One neuropathic child suffered a recurrence soon after being discharged from the hospital, and after extended conservative treatment at the children’s hospital it was discharged as healed.  One infant was admitted to hospital with dyspepsia several times during the first year.

Four children complained about a bloated feeling in their stomachs after meals and had a poor appetite, and another five vomited occasionally for several months after their discharge, although no longer in the typically projectile way.  Several of the children were clearly backward and debilitated and one of these suffered from epilepsy.  Finally, one of the patients was diagnosed with muscular dystrophy at age six.

Our follow-up was restricted to those children who had their surgery at least one year previously; the oldest child is now almost 14 years old.

The second half of this article makes several things very clear.

  1. Babies with PS or other conditions of infancy used to run high risks of death, “collateral damage” and complications – especially if they had their surgery and all that went with it before the later 20th century.  Of 130 tiny patients, 7 died and some 45 suffered various kinds and degrees of after-effects: I am grateful for the honesty and thoroughness of this Dutch study.  It helps me to unearth important parts of my early life story – things my parents probably never knew but which affected them and me.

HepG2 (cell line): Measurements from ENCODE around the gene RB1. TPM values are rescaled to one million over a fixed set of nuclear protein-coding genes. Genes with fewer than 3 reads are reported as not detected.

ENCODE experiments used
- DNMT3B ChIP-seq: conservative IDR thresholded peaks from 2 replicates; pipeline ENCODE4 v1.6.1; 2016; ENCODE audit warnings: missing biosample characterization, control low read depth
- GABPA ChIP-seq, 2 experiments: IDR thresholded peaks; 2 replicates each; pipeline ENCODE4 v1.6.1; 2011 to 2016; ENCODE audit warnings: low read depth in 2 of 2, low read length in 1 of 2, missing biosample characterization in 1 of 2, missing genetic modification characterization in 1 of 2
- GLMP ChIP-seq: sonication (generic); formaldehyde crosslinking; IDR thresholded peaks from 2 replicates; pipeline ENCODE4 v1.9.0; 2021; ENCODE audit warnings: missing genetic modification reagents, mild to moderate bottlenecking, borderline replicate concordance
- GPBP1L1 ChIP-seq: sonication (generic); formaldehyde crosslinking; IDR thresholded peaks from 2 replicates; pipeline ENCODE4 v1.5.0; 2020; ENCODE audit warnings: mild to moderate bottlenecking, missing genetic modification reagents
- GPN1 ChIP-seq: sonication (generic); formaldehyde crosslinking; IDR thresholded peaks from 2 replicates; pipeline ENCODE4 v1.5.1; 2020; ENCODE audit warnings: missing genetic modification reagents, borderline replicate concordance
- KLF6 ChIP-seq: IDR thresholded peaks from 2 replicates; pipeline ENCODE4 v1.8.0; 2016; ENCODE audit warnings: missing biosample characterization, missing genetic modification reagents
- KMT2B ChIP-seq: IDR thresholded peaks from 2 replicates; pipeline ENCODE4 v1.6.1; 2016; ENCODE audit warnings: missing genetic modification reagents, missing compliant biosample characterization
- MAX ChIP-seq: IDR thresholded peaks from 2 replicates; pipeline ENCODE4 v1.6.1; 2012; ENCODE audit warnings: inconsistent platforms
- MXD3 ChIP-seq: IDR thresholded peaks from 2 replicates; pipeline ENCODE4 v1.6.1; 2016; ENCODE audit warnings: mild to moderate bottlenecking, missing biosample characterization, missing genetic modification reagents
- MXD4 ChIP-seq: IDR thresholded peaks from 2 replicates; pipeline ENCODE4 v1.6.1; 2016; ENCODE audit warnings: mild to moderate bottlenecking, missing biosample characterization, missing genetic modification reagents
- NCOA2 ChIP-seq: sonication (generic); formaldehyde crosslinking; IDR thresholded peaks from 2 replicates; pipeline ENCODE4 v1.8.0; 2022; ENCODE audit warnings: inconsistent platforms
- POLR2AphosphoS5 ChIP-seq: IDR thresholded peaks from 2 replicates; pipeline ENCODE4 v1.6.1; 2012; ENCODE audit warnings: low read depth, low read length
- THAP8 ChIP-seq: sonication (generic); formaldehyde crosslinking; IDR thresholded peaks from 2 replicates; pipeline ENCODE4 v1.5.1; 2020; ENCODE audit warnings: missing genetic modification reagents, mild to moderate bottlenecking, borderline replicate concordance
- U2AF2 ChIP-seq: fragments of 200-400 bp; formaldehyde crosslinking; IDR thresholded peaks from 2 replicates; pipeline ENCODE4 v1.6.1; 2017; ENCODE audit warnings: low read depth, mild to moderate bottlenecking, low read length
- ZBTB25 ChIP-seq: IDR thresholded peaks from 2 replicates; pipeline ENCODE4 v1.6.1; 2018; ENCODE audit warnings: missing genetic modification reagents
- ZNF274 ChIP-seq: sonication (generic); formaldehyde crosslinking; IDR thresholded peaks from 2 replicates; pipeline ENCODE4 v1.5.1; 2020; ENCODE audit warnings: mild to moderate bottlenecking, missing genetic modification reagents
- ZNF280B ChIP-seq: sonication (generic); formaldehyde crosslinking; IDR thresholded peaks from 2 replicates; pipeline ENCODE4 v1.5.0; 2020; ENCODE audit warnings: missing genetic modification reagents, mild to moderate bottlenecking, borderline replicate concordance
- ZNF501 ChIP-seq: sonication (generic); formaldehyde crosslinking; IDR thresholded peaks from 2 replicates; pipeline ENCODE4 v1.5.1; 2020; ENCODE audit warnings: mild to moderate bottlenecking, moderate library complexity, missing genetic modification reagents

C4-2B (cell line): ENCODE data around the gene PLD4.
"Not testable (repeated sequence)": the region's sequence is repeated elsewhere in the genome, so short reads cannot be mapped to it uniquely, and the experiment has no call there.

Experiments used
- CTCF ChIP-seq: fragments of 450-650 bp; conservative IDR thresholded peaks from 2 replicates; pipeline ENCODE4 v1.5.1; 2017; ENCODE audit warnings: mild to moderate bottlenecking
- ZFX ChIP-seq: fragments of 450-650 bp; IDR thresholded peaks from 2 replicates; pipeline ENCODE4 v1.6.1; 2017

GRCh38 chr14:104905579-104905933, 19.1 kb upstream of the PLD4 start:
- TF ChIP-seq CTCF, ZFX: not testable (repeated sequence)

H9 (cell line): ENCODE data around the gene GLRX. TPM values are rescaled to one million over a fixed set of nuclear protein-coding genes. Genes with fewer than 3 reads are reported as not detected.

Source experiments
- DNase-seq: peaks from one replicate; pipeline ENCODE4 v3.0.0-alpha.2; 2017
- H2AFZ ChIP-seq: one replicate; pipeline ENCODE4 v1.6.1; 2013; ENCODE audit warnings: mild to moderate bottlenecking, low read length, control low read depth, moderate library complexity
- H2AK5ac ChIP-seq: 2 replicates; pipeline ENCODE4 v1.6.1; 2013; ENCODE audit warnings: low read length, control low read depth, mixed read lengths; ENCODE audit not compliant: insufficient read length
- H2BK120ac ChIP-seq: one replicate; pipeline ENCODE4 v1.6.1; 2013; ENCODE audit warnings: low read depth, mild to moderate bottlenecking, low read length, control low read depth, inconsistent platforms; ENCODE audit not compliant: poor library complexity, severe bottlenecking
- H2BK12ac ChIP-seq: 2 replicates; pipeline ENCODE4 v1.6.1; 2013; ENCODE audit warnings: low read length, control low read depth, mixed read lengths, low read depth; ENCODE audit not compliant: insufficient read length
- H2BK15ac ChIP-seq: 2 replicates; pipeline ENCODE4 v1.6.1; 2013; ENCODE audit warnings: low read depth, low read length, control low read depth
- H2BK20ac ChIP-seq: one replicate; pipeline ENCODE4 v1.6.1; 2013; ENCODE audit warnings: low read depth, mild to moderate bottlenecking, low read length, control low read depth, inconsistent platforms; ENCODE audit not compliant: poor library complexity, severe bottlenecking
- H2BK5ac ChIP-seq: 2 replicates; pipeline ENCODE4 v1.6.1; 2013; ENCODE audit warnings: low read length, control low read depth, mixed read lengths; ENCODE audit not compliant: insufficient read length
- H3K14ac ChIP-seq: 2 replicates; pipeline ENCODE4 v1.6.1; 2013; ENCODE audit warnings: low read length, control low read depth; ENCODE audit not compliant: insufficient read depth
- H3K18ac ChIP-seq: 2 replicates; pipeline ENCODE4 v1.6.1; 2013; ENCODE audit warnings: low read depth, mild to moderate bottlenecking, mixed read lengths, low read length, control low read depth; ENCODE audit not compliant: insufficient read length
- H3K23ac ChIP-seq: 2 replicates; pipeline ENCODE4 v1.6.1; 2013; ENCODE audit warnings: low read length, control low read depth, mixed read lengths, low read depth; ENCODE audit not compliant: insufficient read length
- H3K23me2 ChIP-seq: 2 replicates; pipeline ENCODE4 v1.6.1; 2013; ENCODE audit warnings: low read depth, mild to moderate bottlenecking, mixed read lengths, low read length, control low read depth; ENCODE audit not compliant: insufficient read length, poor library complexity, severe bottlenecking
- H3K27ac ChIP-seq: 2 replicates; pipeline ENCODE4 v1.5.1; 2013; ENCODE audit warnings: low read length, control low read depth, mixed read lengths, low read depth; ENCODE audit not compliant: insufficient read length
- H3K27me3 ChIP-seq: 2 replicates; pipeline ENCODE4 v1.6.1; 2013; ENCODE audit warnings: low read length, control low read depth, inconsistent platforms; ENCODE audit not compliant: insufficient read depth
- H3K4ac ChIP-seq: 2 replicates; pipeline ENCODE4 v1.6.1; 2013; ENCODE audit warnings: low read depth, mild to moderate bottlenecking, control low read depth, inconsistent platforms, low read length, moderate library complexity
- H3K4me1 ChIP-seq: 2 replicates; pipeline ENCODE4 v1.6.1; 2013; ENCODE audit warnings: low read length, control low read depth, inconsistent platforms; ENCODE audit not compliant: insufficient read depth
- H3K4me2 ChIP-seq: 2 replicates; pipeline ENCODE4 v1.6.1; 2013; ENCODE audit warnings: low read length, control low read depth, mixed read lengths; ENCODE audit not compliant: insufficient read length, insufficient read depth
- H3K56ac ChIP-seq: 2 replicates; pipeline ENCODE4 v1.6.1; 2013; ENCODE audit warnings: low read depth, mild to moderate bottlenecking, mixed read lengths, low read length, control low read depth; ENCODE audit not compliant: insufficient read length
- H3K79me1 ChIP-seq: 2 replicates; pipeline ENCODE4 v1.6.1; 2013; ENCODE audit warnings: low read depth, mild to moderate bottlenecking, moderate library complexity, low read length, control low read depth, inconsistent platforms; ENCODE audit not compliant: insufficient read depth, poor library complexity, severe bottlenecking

2. No wonder many parents of those times were scared, upset and traumatised, and small wonder that this has affected at least some of their children.  If my surgeon ever told them what he would have known, no wonder my parents (as children of their time) chose not to tell me anything.
  3. So many of us with a PS story have had minor or major problems as a consequence of the condition and/or the surgery.  Not all of them were even recognised in 1939.  PTSD has affected millions but its damaging effects are only now being mapped and addressed.
  4. We are (or should be) grateful that so much has been learnt since this honest and scary report was written: about PS and other illnesses and malformations of infancy, about the most fitting treatments, about minimising the trauma and damage done by surgery on little people, on good hospital care and support for the parents of pediatric patients… the work goes on.
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4 thoughts on “Pyloric stenosis: unearthing my case history (2)

  1. Wendy

    Thank you for this portrait. It is so exciting to witness your continued growth. Learning all this medical information is so edifying, isn’t it? You can make sense of your life in a way that is invaluable. Learning about all the risks back when you had surgery seems to have given you more compassion for your parents who chose to share next to little about your scar and experience as you were growing up. Your increased gratefulness for a successful surgery is also clear. Reading of all these poor little folks who suffered so much breaks my heart and absolutely increases my gratefulness about having had no complications. Many, many thanks for sharing your journey with us.